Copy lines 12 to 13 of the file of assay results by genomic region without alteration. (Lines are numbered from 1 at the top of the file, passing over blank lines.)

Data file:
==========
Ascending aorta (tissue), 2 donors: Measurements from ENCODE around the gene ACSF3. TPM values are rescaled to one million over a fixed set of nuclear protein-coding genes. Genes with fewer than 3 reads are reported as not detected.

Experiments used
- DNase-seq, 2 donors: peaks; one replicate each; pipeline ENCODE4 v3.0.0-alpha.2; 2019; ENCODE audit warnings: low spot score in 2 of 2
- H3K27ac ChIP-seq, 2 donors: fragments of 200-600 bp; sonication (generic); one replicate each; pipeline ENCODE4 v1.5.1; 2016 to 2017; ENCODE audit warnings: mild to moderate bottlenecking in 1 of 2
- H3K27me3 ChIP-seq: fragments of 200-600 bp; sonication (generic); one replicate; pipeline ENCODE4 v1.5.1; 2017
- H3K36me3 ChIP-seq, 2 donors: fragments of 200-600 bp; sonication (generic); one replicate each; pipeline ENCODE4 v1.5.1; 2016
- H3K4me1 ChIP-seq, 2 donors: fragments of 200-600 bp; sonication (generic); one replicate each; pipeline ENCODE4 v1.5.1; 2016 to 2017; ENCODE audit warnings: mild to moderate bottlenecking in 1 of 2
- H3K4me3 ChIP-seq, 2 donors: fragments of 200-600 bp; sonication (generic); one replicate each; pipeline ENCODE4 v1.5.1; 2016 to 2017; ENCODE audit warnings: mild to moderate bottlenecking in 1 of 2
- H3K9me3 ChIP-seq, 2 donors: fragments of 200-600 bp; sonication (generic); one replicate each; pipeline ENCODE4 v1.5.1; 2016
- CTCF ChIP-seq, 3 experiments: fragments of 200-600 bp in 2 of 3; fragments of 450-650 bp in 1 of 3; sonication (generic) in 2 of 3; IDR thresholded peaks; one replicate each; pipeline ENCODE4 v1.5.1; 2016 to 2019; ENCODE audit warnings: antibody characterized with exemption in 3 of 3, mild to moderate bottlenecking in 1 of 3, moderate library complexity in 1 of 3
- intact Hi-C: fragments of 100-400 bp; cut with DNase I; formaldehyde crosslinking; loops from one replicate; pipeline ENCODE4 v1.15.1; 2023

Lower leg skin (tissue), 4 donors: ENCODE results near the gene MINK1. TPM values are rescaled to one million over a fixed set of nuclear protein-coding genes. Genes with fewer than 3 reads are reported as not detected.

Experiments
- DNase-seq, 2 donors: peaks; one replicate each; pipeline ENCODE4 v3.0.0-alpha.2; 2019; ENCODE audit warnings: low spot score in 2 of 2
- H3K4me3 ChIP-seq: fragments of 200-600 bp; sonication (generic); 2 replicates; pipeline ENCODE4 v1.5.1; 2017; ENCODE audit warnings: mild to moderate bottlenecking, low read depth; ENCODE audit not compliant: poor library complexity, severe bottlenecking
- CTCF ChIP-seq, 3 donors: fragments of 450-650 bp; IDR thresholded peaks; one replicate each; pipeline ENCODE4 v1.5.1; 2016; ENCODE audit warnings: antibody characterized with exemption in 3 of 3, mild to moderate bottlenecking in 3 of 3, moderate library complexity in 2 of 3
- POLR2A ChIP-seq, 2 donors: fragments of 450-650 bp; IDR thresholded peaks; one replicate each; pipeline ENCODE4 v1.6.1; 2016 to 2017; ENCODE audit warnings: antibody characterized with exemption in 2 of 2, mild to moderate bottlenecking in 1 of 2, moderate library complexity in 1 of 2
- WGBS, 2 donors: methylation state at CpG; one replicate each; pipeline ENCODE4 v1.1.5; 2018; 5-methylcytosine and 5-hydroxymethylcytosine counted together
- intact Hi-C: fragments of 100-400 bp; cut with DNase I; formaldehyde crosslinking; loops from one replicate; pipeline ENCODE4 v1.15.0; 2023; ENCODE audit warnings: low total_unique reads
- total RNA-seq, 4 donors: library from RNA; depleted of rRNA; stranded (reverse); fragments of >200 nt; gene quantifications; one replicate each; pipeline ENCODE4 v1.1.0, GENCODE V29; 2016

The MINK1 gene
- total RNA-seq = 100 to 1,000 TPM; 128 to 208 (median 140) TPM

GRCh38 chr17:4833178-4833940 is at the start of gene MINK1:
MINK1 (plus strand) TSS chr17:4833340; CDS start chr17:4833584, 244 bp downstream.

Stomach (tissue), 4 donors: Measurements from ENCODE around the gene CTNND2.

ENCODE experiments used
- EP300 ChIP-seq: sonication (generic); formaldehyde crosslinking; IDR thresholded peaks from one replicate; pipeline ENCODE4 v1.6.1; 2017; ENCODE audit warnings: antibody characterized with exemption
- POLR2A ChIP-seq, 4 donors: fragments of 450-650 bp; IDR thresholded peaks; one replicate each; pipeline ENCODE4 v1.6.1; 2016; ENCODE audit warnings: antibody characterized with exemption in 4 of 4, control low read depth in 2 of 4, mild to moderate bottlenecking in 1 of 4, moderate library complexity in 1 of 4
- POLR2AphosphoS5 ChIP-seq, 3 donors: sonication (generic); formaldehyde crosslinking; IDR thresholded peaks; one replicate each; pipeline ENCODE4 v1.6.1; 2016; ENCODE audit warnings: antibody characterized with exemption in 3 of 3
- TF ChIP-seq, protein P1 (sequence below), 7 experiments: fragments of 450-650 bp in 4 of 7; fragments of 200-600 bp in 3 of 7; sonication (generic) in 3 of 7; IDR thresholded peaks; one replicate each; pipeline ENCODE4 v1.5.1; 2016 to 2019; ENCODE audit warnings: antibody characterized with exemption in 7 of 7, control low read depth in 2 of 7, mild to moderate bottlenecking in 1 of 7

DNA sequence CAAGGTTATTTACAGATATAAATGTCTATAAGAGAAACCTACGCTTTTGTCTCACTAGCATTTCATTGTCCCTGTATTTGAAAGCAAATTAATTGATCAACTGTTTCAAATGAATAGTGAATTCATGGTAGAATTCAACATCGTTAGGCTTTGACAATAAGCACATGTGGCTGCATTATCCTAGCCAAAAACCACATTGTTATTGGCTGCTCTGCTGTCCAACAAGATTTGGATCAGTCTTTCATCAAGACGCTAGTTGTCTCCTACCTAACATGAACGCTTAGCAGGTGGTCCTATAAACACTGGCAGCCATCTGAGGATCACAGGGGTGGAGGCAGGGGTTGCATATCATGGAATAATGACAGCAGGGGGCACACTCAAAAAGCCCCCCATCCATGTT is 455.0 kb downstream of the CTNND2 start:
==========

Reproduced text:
Lower leg skin (tissue), 4 donors: ENCODE results near the gene MINK1. TPM values are rescaled to one million over a fixed set of nuclear protein-coding genes. Genes with fewer than 3 reads are reported as not detected.

Experiments